Russia and NATO.
RUSSIA AND NATO
By Anders Rasmussen, Secretary General of NATO Text: http://www.nato.int/cps/en/SID-CC0D47A5 23C5365E/natolive/opinions_76061.htm
On July 5, NATO Secretary General Anders Rasmussen addressed the Kuznetsov Naval Academy in St. Petersburg. The points he made to the naval cadets were earlier discussed with Russian President Medvedev. His speech had a slow build up but a kicker conclusion.
Rasmussen reviewed three topics: Why Russia and NATO need to cooperate; foundations we have for partnership; and how to move our partnership forward. Rasmussen reviewed NATO-Russia economic cooperation (e.g., almost half Russia's exports go to NATO countries; almost half Russia's imports come from NATO members.) He devoted additional attention to international cooperation against terrorism, piracy, counter narcotics, and international crime. Afghanistan, he noted was a country where NATO-Russia cooperation was directed "to help create a country that is no longer a sanctuary for terrorists."
The Secretary General mentioned recent NATO and Russian fighter aircraft joint exercise over Poland and the Black Sea. Next year, he revealed, we will test a jointly developed system in Paris and St. Petersburg to protect stations and airports from explosive devices and suicide bombers.
Rasmussen reviewed various NATO-Russia agreements emphasizing mutual security, refraining from threat or use of force against each other, and respecting sovereignty, independence, and territorial integrity. This backdrop provided the stage for his emphasis on missile defense as the next step forward. "The threat is real; our defense must be real," he said, and "we have taken a decision to build an Allied system." The goal is to have an interim capability by mid-2012.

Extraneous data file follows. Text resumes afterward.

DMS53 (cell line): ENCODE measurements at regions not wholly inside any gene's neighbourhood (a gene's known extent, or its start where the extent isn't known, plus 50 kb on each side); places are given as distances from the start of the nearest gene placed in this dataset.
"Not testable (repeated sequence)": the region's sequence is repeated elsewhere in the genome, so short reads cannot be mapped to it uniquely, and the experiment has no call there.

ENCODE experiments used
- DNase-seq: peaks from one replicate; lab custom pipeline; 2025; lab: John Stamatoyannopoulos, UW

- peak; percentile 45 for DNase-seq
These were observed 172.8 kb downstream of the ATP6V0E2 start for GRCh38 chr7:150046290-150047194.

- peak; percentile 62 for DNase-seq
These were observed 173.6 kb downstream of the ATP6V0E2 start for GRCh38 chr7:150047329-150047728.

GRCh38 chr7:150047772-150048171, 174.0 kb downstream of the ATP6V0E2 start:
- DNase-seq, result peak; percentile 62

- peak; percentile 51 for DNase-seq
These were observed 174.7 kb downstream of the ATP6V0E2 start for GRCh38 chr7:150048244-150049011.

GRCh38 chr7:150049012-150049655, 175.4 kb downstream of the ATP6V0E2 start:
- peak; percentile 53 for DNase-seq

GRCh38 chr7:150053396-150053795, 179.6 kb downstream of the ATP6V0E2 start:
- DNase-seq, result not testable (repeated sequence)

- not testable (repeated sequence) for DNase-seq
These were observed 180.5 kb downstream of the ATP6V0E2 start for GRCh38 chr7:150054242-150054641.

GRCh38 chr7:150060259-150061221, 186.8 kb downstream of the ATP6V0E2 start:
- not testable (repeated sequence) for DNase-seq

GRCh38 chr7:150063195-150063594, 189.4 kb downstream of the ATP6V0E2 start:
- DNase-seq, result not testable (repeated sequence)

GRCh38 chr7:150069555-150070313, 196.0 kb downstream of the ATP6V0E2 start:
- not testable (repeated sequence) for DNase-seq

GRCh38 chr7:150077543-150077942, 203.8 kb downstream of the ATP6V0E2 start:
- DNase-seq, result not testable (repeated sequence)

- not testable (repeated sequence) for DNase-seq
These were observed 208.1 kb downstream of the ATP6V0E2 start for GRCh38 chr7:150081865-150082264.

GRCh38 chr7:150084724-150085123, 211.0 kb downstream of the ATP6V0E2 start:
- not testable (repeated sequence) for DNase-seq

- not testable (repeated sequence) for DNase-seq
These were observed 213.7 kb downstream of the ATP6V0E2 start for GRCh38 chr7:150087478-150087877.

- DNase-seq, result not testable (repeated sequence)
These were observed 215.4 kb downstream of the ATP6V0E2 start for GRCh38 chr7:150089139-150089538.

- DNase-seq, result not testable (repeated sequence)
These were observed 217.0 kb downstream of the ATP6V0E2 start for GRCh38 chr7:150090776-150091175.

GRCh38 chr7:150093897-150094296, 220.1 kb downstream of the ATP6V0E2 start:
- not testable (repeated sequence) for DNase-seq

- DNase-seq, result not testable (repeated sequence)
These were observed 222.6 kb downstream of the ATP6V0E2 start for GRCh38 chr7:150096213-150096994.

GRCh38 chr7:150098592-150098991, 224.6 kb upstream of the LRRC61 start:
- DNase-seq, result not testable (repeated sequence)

Consequently, Rasmussen urged Russian cooperation in the system through joint centers to share early warning data and coordinate responses. He told his audience that Moscow would be wasting money if it builds new offensive systems because the West does not threaten Russia. Mutual cooperation on missile defense was more productive.
Reviewed by David T. Jones, co-author of UneasyNeighbo(u)rs, a book on U.S.-Canada relations
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|Author:||Jones, David T.|
|Date:||Jul 25, 2011|
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